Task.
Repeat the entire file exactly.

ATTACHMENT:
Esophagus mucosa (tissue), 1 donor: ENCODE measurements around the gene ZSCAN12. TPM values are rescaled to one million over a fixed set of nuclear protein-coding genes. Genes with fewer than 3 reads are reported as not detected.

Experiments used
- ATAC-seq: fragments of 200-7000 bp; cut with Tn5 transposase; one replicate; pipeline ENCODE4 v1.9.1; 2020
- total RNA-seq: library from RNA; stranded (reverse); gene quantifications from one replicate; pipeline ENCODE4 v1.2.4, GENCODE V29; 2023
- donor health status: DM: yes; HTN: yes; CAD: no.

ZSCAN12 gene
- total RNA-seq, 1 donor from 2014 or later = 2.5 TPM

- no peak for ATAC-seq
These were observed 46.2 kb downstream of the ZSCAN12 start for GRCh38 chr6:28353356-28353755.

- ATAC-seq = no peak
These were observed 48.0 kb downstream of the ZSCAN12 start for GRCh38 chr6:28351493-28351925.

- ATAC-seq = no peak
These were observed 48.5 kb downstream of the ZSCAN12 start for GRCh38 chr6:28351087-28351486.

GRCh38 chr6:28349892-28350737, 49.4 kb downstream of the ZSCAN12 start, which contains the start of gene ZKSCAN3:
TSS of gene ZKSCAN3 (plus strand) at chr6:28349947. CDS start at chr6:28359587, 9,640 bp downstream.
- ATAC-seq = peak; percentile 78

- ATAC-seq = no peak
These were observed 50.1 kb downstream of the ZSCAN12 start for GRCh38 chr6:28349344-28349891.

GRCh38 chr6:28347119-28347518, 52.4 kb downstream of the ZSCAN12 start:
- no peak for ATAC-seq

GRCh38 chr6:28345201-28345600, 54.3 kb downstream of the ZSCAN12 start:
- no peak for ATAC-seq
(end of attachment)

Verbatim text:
Esophagus mucosa (tissue), 1 donor: ENCODE measurements around the gene ZSCAN12. TPM values are rescaled to one million over a fixed set of nuclear protein-coding genes. Genes with fewer than 3 reads are reported as not detected.

Experiments used
- ATAC-seq: fragments of 200-7000 bp; cut with Tn5 transposase; one replicate; pipeline ENCODE4 v1.9.1; 2020
- total RNA-seq: library from RNA; stranded (reverse); gene quantifications from one replicate; pipeline ENCODE4 v1.2.4, GENCODE V29; 2023
- donor health status: DM: yes; HTN: yes; CAD: no.

ZSCAN12 gene
- total RNA-seq, 1 donor from 2014 or later = 2.5 TPM

- no peak for ATAC-seq
These were observed 46.2 kb downstream of the ZSCAN12 start for GRCh38 chr6:28353356-28353755.

- ATAC-seq = no peak
These were observed 48.0 kb downstream of the ZSCAN12 start for GRCh38 chr6:28351493-28351925.

- ATAC-seq = no peak
These were observed 48.5 kb downstream of the ZSCAN12 start for GRCh38 chr6:28351087-28351486.

GRCh38 chr6:28349892-28350737, 49.4 kb downstream of the ZSCAN12 start, which contains the start of gene ZKSCAN3:
TSS of gene ZKSCAN3 (plus strand) at chr6:28349947. CDS start at chr6:28359587, 9,640 bp downstream.
- ATAC-seq = peak; percentile 78

- ATAC-seq = no peak
These were observed 50.1 kb downstream of the ZSCAN12 start for GRCh38 chr6:28349344-28349891.

GRCh38 chr6:28347119-28347518, 52.4 kb downstream of the ZSCAN12 start:
- no peak for ATAC-seq

GRCh38 chr6:28345201-28345600, 54.3 kb downstream of the ZSCAN12 start:
- no peak for ATAC-seq